Policy

Flake Flip on NASA Nominee Followed Senate Tumult

Vote to break filibuster of Bridenstine briefly deadlocked

The nomination of Rep. Jim Bridenstine, R-Okla., to lead NASA faced a brief hiccup on the Senate floor Wednesday. (Tom Williams/CQ Roll Call file photo)

A confluence of events put President Donald Trump’s nominee to lead NASA on the verge of an unexpected blockade Wednesday afternoon.

Republican Sen. Jeff Flake of Arizona had initially voted against limiting debate on the nomination of GOP Rep. Jim Bridenstine of Oklahoma, but after almost an hour, he switched his vote.

While Flake was recorded against the cloture motion on Bridenstine, the vote was deadlocked 49-49. His reversal allowed the nomination to move forward 50-48. A confirmation vote is likely before the Senate wraps up work for the week on Thursday.

Under the normal course of events, a generally partisan tie vote could have been overcome with the assistance of Vice President Mike Pence, voting to break the tie in favor of Trump’s nominee.

Wednesday, however, Pence was joining Trump for meetings with Japanese Prime Minister Shinzo Abe at the president’s Mar-a-Lago resort in South Florida. So the Senate would have needed to hold open the Bridenstine vote, potentially for hours.

All 98 of the 100 senators expected to be available to vote Wednesday were present, with John McCain battling brain cancer in Arizona and Tammy Duckworth, an Illinois Democrat, taking leave after giving birth on April 9.

The Senate is considering a Duckworth resolution to allow children under the age of 1 on the chamber floor, and the Bridenstine vote situation underscores the significance of the resolution. Had Duckworth been present she might have been able to defeat cloture on the nomination.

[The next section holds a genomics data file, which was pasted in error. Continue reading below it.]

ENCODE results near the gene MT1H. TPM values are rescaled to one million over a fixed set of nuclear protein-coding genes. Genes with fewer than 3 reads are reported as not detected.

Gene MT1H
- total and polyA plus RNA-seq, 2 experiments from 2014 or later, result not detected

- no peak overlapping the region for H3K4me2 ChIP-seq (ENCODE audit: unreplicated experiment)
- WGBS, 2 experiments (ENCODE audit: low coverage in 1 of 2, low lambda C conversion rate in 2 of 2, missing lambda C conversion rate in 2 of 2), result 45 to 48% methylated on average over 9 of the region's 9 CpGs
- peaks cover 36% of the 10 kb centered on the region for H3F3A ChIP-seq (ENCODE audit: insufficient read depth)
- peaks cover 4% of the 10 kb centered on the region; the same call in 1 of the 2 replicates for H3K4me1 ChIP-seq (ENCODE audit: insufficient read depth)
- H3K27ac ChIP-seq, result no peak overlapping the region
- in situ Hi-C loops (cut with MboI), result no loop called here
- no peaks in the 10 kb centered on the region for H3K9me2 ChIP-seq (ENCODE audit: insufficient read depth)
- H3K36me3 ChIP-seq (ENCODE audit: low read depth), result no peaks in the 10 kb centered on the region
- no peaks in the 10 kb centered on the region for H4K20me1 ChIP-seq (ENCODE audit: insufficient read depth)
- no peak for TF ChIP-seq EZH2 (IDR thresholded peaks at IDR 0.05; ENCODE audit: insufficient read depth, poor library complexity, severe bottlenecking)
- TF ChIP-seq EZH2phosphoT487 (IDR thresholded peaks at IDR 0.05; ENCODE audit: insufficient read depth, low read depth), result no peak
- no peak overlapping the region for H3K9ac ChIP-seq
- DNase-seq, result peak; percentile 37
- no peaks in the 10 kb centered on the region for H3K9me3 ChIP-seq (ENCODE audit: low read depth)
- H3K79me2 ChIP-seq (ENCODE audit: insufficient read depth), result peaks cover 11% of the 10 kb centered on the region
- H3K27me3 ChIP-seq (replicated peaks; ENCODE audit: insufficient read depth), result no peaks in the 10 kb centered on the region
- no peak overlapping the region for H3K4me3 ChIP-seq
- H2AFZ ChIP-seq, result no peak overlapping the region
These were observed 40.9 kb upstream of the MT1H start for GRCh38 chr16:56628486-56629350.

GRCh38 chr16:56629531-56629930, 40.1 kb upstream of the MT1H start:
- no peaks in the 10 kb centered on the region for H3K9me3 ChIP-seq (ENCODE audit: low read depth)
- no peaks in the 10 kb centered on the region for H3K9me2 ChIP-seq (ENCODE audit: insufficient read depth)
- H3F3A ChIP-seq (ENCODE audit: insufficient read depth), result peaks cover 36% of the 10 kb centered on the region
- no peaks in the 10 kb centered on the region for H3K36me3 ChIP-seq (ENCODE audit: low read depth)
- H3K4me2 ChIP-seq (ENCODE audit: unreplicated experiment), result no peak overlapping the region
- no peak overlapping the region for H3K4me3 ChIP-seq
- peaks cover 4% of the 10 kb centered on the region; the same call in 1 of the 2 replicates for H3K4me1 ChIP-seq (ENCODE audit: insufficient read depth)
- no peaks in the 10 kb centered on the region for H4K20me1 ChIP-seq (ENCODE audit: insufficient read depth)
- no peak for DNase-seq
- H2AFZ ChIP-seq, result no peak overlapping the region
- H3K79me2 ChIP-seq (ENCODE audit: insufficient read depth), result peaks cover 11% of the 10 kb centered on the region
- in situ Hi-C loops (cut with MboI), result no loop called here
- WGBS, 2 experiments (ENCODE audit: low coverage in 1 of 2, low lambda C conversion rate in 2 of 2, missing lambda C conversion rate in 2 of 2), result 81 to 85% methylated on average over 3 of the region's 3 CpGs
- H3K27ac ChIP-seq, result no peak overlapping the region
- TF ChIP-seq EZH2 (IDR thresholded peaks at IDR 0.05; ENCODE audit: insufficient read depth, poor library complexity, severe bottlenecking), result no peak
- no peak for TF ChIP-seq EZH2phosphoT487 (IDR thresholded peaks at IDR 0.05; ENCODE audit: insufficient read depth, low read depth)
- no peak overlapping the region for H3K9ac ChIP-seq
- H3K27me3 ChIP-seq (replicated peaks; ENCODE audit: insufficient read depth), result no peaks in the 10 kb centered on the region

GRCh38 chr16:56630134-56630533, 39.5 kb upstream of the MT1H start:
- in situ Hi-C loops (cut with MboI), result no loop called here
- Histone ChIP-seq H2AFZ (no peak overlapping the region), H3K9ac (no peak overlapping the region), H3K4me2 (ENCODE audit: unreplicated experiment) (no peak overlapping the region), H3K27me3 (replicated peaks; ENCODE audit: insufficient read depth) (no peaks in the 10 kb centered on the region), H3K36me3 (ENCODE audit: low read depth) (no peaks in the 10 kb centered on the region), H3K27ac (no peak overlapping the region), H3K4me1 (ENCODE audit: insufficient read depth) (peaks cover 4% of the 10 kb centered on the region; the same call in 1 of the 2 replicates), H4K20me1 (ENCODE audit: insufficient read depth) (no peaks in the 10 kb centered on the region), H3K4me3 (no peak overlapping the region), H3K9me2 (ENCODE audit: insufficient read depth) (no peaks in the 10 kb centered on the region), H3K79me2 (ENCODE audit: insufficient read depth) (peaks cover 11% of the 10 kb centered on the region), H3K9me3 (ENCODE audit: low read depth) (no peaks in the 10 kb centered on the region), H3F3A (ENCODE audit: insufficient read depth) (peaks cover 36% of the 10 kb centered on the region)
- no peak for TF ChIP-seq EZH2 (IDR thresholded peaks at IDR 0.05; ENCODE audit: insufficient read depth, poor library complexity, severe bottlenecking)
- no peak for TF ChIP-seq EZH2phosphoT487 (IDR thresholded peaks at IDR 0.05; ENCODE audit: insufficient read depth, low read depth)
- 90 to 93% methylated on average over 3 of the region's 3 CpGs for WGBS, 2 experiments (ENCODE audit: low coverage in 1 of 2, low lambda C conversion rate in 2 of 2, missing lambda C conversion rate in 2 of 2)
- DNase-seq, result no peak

Bridenstine, who had previously announced he would not run for re-election when his current third term in the House expires, was a naval pilot who flew combat missions in Iraq and Afghanistan.

Among his legislative accomplishments are provisions of a law that authorized the operations of NASA and sought to promote space science and a manned mission to Mars, but he has faced persistent questions about his qualifications to lead the space agency.

Pence will be “in DC and able to break a tie, if needed,” a Pence aide said via email when asked about the nomination of Bridenstine to be NASA chief, adding that the vice president is confident the House member from Oklahoma will win the support to be confirmed.

When the Senate Commerce, Science and Transportation Committee considered the Bridenstine nomination in January, ranking Democrat Bill Nelson of Florida predicted the nomination could be doomed on the floor.

“Congressman Bridenstine has no experience managing a large organization or program, no background in science or engineering, and a history of political divisiveness,” said Nelson, who famously traveled aboard the space shuttle Columbia as a payload specialist while serving in the House.

Ed Pesce and John T. Bennett contributed to this report.

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